Lowest Number Of Lead Changes In 20 Years? BRING BACK TANDEM RACING!

NASCAR’s snoozer at Talladega on Sunday featured a two-decade low number of lead changes and one of the most boring finishes in recent years. Joey Logano cruised to an easy win as his corporate Ford teammates flanked behind him like the mighty ducks in a flying v. Somehow the F1 race in Baku was vastly more exciting than a NASCAR plate race.

Sunday’s race featured the lowest number of lead changes since 1998. For two decades Talladega has managed to be the place where lead changes happened. Where unpredictable was the only thing that was predictable. On Sunday the most predictable thing was guessing the finishing order with 5 laps to go better than Fox’s cringe worth supercomputer “Bernie”. Give that segment the digger demise immediately.

NASCAR’s new plate package has ruined plate racing. Ford has a clear advantage both under the hood and strategically. They’ve now won the last 6 Talladega races and look like the favorites to win at Daytona in July and the fall Talladega race. NASCAR has options to make the race better and encourage passing up front. The leader has too much power, it’s nearly impossible to take the lead without a run from the heavens propelling you past.

A few things NASCAR could easily do to the package are simple. Add the wicker back to the roof of the cars. That would create a bigger hole in the air allowing cars to suck up a lot easier. A taller spoiler would help in the same way. Or get rid of the no ride height rule that was debuted in Daytona. Teams are setting the rear end of the cars on the ground while that makes them insanely fast they are really hard to drive. There is one other thing NASCAR could do.


“That’s too gimmicky, that’s not real racing,” say all the haters. To that I say, nothing about plate racing is “real racing” it’s all about luck and if you survive then understanding the air is the biggest skill you need. Let’s be honest here, Trevor Bayne, Austin Dillon, and Ward Burton all have Dayton 500 wins.

Tandem racing however while also not about skill at least provides for an entertaining race. From 2009 to 2011 tandem racing dominated the talking points when NASCAR rolled into plate tracks. Who was a better pusher than a leader? Who was going to work with who? DriversĀ had 15 other drivers communications in the car in order to hook up and hopefully get a run. There was still strategy involved there was still blocking and most importantly there were a literal shit ton of lead changes.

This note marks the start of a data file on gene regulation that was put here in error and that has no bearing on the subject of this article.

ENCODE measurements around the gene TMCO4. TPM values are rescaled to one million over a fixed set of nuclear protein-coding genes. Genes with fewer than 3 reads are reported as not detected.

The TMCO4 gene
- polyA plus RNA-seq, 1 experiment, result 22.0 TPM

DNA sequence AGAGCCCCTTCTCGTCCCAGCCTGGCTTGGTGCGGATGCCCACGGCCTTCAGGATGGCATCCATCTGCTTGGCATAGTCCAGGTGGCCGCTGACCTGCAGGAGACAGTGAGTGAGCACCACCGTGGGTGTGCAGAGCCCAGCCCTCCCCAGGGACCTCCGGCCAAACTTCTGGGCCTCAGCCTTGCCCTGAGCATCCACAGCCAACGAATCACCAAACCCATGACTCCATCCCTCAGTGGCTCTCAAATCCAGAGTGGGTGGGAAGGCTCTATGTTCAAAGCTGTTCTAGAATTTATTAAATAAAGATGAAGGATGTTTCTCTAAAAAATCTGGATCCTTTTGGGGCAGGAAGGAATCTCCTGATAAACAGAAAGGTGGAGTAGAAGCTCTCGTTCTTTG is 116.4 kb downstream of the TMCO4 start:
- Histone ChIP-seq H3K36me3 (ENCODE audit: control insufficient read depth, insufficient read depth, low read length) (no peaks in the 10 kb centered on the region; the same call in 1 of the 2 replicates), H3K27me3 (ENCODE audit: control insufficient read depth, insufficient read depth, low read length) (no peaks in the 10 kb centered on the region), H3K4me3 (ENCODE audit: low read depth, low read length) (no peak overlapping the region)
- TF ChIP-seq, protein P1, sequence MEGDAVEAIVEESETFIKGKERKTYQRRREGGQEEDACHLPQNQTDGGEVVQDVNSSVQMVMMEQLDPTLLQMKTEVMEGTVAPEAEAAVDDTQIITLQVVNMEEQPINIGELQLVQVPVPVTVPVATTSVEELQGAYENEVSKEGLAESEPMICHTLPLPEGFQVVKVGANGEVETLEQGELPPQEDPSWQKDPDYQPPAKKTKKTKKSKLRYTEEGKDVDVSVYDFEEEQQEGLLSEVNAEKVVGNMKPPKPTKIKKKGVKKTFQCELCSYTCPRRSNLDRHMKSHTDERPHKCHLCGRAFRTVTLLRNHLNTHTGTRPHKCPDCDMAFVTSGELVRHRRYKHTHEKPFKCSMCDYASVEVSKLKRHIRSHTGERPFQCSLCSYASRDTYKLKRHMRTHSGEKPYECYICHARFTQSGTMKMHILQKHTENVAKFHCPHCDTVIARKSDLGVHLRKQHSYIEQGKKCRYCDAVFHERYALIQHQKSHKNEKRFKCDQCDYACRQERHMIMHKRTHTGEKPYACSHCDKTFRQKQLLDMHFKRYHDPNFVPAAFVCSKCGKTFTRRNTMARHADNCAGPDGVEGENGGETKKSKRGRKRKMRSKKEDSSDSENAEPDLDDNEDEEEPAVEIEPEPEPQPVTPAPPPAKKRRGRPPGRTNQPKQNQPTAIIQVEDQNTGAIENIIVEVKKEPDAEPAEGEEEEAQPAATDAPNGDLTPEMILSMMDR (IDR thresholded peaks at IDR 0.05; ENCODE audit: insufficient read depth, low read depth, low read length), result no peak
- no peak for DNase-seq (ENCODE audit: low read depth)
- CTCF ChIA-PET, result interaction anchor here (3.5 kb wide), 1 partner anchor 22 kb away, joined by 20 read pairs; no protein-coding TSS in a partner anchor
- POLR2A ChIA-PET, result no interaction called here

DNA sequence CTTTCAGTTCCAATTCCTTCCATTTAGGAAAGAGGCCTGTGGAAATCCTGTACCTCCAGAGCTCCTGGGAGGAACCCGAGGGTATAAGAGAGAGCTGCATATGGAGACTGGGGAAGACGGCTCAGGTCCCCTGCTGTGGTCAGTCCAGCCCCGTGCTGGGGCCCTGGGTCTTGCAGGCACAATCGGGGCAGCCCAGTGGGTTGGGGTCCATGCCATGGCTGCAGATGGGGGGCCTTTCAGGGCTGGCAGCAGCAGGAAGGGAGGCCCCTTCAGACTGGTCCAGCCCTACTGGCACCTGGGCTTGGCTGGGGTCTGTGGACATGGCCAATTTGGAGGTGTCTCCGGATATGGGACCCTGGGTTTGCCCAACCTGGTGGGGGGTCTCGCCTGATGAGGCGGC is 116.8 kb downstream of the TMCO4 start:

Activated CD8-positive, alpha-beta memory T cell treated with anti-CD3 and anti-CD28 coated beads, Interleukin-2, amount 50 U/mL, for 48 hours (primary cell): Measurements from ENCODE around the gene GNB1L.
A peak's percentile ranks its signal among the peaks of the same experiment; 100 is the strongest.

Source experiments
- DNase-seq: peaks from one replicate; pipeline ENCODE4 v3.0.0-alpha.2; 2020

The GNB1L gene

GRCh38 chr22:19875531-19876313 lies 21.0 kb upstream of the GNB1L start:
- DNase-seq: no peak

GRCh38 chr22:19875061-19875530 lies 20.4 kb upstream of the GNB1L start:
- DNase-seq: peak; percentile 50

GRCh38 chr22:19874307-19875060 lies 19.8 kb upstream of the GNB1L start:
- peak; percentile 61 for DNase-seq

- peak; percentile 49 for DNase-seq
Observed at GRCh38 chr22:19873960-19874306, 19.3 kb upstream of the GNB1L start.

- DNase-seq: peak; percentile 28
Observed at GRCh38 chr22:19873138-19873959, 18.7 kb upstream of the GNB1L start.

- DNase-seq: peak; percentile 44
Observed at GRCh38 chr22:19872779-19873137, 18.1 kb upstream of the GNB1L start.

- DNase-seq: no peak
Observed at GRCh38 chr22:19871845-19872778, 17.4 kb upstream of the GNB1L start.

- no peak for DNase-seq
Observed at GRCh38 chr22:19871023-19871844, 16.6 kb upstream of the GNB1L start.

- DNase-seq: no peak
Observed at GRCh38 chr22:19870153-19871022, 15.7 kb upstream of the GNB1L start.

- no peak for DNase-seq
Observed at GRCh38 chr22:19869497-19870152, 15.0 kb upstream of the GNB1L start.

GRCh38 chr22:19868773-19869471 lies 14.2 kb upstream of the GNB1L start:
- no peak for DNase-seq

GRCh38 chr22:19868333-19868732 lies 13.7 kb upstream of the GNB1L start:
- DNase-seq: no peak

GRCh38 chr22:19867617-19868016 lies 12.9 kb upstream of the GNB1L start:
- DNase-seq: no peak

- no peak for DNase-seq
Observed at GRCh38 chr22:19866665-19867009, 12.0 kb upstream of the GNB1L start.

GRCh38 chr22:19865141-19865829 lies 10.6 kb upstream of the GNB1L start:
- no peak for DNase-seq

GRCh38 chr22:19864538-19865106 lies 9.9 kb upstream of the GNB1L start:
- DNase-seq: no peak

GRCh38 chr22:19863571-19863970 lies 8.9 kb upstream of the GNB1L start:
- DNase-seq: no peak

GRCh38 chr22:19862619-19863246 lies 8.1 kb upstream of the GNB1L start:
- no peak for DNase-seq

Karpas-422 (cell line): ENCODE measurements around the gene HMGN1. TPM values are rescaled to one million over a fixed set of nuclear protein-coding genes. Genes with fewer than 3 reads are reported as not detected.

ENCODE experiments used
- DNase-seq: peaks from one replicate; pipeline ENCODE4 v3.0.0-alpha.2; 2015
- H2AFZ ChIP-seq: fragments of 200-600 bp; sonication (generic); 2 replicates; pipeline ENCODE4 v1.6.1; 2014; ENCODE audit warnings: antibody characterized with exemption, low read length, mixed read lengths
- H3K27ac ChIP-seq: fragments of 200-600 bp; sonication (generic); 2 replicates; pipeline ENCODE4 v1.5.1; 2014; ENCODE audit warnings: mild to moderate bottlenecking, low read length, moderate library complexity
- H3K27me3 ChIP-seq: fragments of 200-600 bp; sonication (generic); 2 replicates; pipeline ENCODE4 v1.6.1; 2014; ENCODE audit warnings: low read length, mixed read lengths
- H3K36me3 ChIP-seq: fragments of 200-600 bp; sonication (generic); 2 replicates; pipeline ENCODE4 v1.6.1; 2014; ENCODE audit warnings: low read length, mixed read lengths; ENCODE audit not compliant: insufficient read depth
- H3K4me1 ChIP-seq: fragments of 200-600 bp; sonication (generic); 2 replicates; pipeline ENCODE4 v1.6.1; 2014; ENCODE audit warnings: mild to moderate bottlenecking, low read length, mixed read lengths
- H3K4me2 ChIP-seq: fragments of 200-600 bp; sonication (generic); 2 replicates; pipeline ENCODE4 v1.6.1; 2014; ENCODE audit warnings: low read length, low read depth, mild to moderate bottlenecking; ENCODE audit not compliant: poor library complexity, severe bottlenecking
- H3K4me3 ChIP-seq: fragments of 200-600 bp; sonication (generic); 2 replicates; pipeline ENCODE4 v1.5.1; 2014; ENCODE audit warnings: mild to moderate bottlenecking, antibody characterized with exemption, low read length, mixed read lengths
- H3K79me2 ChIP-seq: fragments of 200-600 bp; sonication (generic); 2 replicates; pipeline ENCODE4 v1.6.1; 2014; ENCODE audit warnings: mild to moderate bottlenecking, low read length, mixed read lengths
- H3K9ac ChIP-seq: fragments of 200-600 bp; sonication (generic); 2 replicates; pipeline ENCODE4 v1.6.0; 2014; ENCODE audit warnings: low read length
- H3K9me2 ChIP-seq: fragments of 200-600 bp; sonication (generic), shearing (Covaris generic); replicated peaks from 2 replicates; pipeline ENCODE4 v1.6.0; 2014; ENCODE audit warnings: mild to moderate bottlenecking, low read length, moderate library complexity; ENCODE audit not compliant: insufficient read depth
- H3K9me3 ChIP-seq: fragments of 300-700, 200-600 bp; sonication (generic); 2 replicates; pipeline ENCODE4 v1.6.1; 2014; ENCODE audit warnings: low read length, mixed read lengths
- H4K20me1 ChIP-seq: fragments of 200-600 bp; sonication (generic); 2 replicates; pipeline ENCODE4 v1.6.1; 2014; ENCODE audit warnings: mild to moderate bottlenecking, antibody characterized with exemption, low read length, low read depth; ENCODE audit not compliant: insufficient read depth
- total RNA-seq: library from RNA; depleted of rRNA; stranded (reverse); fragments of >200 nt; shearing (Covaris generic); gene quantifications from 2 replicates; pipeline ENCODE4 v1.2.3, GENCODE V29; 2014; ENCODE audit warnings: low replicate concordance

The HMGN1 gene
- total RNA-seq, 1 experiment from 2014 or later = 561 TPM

In 2011 the spring race at Talladega featured 88 lead changes among 25 different drivers. The fall race featured 72 lead changes among 26 different drivers. When pack racing returned in 2012 the lead changes for the two Talladega races were 34 and 54.

For comparison’s sake the spring Talladega race this year resulted in only 25 lead changes among 16 drivers. Many of those coming during green flag pit stops. Speaking of green flag pit stops part of the reason so many fans are likely turned off by Sunday’s race is a resultĀ of the stages. Teams have started pitting as soon as they’re in their pit window, when they do that it dishevels the pack and follow the leader racing ensues.

Tandem racing would still get strung out like what we see now with green flag pit stops. However, cars will be able to tandem up and get huge runs on the cars in front. It’s wildly unpredictable and massively entertaining. It also gave us a 4-wide finish with the top 8 cars. Something that wasn’t even possible on Sunday with the current package.

NASCAR likely won’t make any changes for the July Daytona race or the Talladega fall race. In 2019 however, tandem racing needs to return. “But the chevy nose won’t line up to push, it’s not flat.” Keep your reasonable thoughts to yourselves, haters. Let us all have a dream we can tell future generations about someday. David Hogg and that Gonzalez girl can crusade against guns, we need tandem racing more.

Follow us on Twitter @ApexOff

Like Us on Facebook

Leave a Reply

Your email address will not be published. Required fields are marked *

This site uses Akismet to reduce spam. Learn how your comment data is processed.